Founded in 2000, Domestic Workers United [DWU] is an organization of Caribbean, Latina and African nannies, housekeepers, and elderly caregivers in New York, organizing for power, respect, fair labor standards and to help build a movement to end exploitation and oppression for all. DWU is a proud founding member of the National Domestic Workers Alliance. DWU and its partners brought their power to bear in 2010 when the nation's first Domestic Workers Bill of Rights was passed in New York.

March 31, 2011

DWU at the White House!

On March 28, 2011, Allison Julien, a nanny who has been an active member of Domestic Workers United for nine years, spoke on a panel at the White House celebrating Women's History Month and commemorating the 100th anniversary of the Triangle Shirtwaist Fire. During the discussion, facilitated by Secretary of Labor, HIlda Solis, and Senior Advisor to the President, Valerie Jarrett, Allison was one of four women who shared their stories of organizing labor in their workplaces. She spoke about the role of women in labor organization, the monumental passing of the Domestic Workers Bill of Rights, and the future of collective bargaining for new labor laws in the United States.

Speaking on behalf of the 2.5 million domestic workers in this country, Allison said, "We're not trying to get rich doing this job. All we're asking for is basic labor protections. We're human beings and we want to be treated like human beings. We want to be recognized like real workers. we want to be protected like real workers. The work we do matters. . . . We're opening the doors, pulling back the shutters and showing you the faces behind the work. We're showing you that we're the ones who make all other work possible."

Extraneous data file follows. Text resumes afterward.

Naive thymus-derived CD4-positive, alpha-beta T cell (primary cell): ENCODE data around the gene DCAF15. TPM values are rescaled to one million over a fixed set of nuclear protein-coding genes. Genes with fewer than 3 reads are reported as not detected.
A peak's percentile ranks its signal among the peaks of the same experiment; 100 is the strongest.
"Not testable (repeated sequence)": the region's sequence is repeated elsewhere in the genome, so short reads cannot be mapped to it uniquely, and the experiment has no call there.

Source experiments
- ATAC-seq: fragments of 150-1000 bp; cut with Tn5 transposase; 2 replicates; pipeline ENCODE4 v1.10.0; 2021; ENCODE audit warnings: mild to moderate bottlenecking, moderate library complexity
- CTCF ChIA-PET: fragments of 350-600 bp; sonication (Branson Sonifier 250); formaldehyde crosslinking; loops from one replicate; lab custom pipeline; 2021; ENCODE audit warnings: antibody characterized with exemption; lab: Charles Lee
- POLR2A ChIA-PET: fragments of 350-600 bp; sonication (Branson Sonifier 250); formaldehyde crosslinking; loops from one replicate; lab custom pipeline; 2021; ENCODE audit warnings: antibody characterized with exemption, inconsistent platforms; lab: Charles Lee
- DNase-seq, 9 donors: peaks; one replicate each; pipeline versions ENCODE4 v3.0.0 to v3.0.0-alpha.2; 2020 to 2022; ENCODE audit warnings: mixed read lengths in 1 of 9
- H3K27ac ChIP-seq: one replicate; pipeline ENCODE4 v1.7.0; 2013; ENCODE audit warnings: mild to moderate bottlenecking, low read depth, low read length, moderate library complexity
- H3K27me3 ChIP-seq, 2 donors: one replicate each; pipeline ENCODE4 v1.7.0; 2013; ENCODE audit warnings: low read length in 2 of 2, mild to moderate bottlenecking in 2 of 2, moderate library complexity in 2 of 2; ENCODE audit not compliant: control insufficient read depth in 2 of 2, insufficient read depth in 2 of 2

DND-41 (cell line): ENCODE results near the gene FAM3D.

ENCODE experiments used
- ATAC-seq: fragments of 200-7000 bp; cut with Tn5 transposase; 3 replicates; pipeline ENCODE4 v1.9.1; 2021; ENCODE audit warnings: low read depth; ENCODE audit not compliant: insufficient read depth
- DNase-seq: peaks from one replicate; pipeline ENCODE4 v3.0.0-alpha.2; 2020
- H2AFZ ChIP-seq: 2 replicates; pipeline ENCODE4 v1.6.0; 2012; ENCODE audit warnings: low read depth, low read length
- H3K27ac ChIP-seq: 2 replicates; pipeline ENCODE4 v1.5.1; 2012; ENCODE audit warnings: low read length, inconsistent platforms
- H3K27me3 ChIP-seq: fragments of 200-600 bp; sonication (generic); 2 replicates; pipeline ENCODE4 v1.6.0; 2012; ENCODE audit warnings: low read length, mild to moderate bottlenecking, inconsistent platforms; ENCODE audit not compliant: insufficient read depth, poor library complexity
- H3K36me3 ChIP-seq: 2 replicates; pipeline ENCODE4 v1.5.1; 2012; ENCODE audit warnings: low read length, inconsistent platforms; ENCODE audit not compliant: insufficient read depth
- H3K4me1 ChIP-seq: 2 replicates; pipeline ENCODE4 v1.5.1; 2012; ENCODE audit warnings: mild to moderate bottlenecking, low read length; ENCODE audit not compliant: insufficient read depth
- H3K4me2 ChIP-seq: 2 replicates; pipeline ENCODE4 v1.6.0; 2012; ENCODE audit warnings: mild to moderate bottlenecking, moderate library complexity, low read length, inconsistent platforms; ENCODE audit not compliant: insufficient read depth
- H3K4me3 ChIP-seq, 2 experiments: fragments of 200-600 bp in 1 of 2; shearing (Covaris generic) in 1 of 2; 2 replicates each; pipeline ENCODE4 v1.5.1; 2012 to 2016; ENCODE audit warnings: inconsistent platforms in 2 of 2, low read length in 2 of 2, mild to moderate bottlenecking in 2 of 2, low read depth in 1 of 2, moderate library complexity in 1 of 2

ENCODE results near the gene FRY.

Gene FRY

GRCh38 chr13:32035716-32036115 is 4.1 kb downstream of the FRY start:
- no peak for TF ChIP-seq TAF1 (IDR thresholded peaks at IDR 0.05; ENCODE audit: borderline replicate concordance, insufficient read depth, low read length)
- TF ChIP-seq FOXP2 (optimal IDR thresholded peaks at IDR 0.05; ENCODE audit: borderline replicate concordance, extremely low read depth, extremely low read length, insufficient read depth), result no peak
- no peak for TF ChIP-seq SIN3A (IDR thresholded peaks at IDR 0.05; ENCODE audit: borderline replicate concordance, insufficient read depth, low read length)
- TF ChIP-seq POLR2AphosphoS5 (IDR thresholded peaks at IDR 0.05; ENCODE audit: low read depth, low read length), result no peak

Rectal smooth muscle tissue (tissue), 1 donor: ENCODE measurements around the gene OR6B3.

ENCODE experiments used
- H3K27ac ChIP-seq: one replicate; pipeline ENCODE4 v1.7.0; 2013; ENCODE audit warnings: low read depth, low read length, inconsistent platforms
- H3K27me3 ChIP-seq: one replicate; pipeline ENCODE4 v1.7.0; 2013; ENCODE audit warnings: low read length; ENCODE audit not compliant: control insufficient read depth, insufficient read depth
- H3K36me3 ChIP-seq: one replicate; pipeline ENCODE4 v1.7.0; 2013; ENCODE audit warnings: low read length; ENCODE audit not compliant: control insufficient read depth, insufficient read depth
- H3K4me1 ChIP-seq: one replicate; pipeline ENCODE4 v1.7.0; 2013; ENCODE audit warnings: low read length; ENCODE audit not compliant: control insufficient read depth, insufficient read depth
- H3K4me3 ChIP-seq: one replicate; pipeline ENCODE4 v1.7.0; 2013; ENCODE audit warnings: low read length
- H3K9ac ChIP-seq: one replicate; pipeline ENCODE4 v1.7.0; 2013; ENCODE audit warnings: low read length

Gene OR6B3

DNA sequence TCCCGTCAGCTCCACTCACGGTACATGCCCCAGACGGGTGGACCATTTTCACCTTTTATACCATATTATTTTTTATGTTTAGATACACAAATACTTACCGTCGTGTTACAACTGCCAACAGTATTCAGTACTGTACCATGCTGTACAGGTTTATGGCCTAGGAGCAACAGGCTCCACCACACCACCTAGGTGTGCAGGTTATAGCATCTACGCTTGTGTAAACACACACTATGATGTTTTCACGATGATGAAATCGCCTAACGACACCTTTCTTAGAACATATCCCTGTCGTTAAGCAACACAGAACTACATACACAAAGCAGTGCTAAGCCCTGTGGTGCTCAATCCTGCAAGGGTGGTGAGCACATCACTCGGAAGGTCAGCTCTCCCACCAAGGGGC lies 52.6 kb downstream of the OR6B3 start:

During her participation in the panel, Allison Julien addressed the American public with a message of hope and a call to action. She acknowledged that domestic work has a history of secrecy and undervaluation, noting, "We work in the shadows of slavery. If we do not tell our stories, nobody will tell our stories." And, listing the triumphs of Domestic Workers United as well as the parallel efforts to win rights for domestic workers that are currently taking place across the country, Allison left her audience with the empowering and uniting message: "We've got a whole lot of states in this country that we've got to conquer, and we've got labor laws to change!"

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